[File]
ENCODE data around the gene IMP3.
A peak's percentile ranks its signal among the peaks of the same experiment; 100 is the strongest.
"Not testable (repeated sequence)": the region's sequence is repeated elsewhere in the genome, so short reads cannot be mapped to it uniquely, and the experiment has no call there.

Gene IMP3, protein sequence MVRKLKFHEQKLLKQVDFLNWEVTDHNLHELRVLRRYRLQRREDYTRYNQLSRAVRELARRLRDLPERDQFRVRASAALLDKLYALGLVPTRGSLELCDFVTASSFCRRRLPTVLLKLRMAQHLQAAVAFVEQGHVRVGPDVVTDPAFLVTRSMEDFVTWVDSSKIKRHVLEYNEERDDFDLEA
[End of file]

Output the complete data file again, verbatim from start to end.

ENCODE data around the gene IMP3.
A peak's percentile ranks its signal among the peaks of the same experiment; 100 is the strongest.
"Not testable (repeated sequence)": the region's sequence is repeated elsewhere in the genome, so short reads cannot be mapped to it uniquely, and the experiment has no call there.

Gene IMP3, protein sequence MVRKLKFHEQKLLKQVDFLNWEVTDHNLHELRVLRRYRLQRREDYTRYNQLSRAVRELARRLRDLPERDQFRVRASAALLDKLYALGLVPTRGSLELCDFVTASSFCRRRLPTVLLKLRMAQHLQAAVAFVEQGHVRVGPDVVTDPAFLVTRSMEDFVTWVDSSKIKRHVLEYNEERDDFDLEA